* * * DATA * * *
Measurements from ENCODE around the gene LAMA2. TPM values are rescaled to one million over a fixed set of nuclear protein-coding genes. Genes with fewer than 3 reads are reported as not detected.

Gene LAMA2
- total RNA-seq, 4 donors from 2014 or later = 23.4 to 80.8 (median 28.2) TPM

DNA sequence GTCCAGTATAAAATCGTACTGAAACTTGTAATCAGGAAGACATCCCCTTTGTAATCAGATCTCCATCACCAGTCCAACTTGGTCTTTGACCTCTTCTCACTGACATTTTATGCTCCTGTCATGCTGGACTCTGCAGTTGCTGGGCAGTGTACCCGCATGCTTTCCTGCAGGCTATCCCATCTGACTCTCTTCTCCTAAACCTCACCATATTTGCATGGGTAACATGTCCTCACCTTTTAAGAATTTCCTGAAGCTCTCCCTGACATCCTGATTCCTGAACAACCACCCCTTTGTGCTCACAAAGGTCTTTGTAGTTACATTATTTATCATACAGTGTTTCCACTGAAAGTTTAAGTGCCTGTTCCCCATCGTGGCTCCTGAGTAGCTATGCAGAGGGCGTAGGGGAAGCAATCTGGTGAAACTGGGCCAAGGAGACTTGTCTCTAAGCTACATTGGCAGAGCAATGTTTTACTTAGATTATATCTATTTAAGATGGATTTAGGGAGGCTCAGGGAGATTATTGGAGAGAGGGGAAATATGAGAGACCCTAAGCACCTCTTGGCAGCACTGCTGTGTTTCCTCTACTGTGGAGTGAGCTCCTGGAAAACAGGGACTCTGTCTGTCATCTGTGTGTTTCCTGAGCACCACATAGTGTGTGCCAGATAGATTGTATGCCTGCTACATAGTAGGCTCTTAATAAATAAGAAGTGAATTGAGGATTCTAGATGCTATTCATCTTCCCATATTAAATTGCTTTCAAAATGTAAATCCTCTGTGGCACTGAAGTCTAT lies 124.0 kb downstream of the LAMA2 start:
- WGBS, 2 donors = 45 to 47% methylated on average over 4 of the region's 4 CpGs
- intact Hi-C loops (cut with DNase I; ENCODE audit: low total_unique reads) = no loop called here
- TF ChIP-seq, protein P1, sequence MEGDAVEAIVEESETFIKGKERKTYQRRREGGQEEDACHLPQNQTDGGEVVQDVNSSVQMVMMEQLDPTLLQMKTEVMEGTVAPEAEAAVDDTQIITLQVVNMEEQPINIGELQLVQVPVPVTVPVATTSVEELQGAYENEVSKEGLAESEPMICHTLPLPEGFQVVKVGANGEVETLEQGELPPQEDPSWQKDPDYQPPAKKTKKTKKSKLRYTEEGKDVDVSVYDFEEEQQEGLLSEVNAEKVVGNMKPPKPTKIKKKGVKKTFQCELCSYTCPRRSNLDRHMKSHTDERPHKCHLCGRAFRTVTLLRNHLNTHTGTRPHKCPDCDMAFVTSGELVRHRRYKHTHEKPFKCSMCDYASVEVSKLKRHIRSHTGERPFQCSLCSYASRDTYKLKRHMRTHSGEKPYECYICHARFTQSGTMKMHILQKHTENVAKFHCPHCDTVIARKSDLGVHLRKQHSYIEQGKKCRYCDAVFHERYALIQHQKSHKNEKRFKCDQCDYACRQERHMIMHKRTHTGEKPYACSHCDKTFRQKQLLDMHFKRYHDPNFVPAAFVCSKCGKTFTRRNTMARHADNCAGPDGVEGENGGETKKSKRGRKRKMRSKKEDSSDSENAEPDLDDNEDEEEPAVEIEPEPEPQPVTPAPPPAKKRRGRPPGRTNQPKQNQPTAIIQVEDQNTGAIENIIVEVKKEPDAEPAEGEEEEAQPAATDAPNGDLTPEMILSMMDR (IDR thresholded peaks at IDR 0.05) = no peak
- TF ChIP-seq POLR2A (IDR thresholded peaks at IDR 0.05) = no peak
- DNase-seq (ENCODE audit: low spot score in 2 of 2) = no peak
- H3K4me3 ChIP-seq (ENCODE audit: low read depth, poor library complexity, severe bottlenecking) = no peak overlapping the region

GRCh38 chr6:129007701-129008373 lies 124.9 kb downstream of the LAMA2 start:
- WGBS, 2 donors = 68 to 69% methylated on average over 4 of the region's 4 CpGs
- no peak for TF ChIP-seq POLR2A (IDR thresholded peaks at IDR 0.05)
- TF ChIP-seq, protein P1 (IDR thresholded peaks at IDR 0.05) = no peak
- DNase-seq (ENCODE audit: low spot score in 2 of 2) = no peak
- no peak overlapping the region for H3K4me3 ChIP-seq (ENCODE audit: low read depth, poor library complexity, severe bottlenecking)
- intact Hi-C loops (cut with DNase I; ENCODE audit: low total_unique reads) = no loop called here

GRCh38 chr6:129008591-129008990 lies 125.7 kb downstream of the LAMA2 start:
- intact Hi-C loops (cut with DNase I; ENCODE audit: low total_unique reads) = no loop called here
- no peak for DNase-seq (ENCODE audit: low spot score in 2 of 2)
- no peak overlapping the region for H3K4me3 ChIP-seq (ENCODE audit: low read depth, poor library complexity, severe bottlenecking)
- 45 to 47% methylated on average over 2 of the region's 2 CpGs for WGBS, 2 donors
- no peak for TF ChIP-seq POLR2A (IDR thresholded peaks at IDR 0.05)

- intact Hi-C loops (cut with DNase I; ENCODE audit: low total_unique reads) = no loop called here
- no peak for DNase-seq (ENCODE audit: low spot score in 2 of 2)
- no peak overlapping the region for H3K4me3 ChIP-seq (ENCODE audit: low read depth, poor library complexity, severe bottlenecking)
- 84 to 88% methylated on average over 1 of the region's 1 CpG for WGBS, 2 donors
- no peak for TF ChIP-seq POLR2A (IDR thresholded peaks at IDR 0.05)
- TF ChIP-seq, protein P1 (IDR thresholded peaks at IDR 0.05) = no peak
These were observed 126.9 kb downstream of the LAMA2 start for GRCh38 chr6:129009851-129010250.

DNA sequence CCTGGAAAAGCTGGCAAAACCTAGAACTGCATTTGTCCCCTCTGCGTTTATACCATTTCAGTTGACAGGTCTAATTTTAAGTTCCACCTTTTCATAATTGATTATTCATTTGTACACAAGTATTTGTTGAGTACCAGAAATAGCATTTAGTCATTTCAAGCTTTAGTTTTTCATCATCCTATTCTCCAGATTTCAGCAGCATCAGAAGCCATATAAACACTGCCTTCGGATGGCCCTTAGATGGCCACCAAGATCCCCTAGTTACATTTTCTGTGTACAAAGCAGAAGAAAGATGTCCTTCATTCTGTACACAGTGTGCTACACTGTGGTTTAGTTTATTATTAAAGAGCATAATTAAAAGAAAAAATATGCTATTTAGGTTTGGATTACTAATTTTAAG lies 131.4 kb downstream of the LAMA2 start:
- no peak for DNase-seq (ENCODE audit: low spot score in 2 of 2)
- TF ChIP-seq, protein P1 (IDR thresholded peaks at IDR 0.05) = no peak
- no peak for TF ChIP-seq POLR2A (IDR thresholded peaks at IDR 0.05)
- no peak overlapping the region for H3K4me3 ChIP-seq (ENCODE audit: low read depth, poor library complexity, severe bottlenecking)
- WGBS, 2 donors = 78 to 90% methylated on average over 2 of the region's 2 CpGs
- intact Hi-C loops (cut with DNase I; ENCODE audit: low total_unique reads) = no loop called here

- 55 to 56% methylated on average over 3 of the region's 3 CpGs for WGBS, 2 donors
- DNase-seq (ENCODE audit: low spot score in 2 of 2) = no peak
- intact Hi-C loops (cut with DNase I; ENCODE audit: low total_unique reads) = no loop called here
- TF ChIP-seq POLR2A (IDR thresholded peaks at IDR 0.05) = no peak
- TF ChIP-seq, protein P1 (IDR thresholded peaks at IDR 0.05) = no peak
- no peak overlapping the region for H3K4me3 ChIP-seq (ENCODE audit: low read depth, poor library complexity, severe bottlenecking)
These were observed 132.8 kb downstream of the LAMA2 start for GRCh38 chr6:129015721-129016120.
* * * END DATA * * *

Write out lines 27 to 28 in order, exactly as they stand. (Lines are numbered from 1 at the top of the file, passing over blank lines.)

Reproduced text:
- 84 to 88% methylated on average over 1 of the region's 1 CpG for WGBS, 2 donors
- no peak for TF ChIP-seq POLR2A (IDR thresholded peaks at IDR 0.05)